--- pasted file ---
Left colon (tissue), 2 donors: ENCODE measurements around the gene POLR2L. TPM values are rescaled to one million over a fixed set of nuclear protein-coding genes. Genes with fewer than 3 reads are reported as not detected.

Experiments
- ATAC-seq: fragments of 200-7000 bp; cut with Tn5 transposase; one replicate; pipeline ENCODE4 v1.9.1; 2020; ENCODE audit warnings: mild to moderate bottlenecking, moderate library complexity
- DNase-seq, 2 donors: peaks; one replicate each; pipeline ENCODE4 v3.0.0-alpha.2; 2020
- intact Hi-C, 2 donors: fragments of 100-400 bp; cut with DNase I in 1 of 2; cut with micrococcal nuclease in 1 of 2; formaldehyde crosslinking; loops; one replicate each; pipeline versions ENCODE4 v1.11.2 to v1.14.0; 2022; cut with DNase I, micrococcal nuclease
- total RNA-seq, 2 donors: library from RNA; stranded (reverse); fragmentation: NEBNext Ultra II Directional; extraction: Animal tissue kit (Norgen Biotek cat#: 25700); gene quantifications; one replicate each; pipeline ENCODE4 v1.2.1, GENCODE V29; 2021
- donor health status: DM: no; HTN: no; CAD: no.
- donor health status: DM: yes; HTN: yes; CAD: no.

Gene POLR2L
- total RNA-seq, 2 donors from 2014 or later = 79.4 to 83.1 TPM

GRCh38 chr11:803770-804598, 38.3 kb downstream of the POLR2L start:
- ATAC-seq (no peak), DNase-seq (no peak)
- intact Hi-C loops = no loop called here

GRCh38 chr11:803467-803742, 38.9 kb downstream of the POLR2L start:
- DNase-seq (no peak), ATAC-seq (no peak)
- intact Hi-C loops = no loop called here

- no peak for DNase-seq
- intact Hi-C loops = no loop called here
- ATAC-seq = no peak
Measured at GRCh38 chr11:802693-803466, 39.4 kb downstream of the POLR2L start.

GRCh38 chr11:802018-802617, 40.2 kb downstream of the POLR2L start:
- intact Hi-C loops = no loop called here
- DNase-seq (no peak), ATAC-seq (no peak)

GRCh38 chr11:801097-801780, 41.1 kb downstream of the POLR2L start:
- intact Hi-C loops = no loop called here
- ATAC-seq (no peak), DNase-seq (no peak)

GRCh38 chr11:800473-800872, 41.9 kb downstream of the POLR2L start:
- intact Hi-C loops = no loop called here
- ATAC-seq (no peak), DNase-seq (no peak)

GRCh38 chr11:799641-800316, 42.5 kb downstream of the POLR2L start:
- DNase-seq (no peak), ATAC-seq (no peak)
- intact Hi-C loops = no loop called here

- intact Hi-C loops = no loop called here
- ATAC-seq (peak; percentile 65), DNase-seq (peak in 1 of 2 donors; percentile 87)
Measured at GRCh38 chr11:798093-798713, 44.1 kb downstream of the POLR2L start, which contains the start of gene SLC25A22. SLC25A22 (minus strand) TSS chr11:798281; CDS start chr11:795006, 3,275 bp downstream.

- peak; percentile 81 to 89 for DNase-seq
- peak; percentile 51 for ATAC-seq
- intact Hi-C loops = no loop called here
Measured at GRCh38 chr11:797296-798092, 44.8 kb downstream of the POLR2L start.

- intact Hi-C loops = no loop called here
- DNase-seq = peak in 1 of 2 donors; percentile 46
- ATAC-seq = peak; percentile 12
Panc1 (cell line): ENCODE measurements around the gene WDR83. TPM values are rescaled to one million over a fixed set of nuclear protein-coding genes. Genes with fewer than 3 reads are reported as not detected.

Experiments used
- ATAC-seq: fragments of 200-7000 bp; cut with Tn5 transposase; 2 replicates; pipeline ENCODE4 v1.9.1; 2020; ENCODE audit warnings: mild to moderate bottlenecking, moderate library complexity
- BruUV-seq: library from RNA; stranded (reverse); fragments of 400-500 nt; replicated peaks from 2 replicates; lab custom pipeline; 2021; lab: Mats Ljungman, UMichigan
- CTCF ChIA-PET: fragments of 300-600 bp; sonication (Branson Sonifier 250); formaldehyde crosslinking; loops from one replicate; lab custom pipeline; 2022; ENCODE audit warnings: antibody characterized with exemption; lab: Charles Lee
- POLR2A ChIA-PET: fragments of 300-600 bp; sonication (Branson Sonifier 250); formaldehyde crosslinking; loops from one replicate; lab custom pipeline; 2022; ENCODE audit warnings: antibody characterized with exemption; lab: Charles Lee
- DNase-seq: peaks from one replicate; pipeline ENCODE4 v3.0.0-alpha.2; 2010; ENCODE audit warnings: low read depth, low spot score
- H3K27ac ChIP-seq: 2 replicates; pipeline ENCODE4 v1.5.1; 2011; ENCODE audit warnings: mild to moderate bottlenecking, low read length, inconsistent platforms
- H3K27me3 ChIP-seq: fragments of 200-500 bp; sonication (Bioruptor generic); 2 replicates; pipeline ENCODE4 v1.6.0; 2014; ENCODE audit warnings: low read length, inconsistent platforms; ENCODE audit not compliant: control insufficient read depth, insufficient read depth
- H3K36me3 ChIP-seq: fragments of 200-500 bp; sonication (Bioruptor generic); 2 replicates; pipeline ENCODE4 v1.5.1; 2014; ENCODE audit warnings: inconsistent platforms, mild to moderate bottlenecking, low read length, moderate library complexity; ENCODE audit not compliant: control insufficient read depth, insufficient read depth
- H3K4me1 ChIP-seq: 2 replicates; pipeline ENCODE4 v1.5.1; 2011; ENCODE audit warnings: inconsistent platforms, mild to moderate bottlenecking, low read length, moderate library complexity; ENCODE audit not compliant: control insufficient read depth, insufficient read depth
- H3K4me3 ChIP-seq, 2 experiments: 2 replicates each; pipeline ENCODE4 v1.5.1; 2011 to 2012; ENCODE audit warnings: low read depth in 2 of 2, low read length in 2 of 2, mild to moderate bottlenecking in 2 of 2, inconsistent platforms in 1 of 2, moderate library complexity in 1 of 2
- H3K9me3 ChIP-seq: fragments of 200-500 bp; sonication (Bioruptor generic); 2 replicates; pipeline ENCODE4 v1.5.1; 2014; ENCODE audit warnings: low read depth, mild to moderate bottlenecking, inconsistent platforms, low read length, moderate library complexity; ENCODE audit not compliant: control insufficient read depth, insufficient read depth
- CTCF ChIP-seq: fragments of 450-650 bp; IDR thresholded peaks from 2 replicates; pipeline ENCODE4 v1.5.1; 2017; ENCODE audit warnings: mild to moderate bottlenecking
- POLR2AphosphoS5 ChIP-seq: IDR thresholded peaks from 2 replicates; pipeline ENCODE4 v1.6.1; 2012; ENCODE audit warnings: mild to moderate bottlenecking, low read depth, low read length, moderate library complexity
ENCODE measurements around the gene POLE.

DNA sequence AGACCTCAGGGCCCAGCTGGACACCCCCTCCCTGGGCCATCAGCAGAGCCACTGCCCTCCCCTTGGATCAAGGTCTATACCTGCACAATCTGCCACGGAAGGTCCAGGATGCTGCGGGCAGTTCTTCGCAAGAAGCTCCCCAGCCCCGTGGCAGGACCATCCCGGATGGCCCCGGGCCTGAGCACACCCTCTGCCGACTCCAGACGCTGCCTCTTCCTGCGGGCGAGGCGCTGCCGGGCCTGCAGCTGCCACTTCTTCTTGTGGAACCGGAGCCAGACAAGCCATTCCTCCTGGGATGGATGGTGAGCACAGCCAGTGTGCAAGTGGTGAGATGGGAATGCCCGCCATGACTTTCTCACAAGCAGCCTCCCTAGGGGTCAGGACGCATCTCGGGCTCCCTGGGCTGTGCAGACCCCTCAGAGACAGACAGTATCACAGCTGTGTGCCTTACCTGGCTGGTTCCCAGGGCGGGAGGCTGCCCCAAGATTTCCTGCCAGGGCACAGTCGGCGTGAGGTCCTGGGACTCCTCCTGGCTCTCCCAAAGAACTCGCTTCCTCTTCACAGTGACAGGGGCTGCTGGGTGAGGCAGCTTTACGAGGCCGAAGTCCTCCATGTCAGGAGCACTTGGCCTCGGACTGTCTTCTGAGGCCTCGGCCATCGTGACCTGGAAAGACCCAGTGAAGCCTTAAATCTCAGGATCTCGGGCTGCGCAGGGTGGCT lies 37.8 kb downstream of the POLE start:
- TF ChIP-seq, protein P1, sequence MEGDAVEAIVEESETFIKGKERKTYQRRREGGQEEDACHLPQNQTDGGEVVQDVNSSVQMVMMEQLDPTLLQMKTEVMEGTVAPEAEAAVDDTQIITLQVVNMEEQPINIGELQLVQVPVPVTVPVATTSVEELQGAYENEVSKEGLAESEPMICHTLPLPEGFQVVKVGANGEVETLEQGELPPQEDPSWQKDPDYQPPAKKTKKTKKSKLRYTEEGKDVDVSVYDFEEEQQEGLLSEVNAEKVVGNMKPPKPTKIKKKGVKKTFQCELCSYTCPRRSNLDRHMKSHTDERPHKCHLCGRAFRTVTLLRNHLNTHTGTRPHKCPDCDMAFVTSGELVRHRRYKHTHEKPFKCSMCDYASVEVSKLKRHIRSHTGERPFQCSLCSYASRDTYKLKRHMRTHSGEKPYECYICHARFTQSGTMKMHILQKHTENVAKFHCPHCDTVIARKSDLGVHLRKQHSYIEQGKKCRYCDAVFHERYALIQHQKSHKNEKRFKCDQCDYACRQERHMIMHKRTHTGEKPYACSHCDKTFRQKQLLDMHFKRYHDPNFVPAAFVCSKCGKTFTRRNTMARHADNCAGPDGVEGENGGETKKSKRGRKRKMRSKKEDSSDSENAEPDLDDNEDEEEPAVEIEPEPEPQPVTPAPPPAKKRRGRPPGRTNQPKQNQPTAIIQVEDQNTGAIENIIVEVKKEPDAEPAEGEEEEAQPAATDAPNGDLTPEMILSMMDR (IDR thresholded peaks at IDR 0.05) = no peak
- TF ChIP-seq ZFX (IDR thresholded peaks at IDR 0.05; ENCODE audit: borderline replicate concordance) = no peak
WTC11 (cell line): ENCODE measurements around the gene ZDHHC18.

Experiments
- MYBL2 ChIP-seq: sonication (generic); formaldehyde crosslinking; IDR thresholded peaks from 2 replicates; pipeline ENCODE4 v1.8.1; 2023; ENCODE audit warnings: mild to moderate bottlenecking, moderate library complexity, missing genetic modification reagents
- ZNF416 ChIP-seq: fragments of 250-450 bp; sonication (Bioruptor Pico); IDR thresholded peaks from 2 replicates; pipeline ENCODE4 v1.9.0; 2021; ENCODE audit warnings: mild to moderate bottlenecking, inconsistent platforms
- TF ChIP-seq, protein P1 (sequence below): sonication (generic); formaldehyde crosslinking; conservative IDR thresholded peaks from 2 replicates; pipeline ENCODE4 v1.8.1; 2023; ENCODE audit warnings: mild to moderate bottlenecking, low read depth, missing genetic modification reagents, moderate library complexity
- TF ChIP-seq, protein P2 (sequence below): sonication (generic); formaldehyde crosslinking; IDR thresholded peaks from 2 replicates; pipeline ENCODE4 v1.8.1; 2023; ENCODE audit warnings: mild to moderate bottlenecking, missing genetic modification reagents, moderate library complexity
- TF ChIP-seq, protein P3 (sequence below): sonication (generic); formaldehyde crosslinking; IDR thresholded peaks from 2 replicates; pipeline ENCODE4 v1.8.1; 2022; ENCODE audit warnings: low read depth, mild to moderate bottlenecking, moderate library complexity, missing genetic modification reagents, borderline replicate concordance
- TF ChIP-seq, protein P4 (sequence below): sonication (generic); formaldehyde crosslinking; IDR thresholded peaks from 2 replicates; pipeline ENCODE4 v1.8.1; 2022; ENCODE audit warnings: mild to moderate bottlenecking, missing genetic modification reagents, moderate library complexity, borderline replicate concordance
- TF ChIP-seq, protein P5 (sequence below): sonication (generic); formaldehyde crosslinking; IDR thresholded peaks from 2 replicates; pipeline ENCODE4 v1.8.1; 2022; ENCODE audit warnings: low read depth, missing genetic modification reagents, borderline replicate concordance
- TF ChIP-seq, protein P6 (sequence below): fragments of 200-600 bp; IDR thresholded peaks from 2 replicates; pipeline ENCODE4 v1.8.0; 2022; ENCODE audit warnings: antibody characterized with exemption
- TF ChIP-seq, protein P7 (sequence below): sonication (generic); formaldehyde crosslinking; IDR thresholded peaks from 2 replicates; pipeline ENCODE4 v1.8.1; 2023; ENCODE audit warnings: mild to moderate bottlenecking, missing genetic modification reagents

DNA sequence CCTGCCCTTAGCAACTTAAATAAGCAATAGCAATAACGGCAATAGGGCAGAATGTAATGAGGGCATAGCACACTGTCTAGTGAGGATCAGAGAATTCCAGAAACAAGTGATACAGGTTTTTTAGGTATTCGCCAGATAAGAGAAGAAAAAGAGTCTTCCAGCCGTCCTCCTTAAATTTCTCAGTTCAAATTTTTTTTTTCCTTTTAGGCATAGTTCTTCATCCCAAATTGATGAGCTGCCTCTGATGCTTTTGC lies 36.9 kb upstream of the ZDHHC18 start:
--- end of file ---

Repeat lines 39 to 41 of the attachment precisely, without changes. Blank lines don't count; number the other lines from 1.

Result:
Measured at GRCh38 chr11:797296-798092, 44.8 kb downstream of the POLR2L start.

- intact Hi-C loops = no loop called here
- DNase-seq = peak in 1 of 2 donors; percentile 46